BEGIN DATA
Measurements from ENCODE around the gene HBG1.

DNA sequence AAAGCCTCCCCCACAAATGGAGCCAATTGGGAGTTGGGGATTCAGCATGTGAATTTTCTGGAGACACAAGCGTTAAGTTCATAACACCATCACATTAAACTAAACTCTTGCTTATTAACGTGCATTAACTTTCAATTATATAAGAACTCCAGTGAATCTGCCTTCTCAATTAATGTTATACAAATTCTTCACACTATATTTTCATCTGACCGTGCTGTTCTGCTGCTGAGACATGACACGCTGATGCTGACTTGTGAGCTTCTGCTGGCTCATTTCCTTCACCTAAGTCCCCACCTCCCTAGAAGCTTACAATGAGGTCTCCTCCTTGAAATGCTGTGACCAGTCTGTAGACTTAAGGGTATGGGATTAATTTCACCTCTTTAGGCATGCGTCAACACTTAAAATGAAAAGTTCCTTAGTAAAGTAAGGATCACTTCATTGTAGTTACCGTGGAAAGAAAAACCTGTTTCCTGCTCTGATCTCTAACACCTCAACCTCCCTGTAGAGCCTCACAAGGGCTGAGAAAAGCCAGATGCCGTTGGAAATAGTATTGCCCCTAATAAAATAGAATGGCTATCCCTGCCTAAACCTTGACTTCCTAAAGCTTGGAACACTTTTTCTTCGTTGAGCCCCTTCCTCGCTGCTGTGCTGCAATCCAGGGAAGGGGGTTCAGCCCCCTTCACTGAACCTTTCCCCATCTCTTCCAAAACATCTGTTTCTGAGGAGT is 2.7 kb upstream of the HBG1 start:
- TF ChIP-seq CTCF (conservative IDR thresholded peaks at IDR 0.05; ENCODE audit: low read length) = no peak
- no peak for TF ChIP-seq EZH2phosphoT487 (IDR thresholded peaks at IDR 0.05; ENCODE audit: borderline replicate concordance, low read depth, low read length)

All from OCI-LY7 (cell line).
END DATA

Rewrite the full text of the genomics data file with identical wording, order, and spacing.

Measurements from ENCODE around the gene HBG1.

DNA sequence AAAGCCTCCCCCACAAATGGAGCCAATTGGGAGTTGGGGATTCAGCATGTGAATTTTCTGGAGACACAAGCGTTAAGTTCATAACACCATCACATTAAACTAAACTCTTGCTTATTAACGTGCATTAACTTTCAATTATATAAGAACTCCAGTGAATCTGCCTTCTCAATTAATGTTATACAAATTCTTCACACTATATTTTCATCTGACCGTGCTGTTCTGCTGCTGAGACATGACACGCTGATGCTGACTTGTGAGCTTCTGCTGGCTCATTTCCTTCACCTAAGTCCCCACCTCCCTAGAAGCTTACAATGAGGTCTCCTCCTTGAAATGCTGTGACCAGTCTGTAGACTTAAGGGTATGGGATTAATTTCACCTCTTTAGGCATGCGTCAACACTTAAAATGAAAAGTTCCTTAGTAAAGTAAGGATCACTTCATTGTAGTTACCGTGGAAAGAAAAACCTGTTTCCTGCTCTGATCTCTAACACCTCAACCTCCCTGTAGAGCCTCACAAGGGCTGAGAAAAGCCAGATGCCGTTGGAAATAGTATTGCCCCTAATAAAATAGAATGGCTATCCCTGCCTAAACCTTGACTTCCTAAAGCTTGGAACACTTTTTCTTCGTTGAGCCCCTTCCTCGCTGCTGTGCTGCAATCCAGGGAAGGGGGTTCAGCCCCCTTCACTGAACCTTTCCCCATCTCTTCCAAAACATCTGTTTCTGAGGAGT is 2.7 kb upstream of the HBG1 start:
- TF ChIP-seq CTCF (conservative IDR thresholded peaks at IDR 0.05; ENCODE audit: low read length) = no peak
- no peak for TF ChIP-seq EZH2phosphoT487 (IDR thresholded peaks at IDR 0.05; ENCODE audit: borderline replicate concordance, low read depth, low read length)

All from OCI-LY7 (cell line).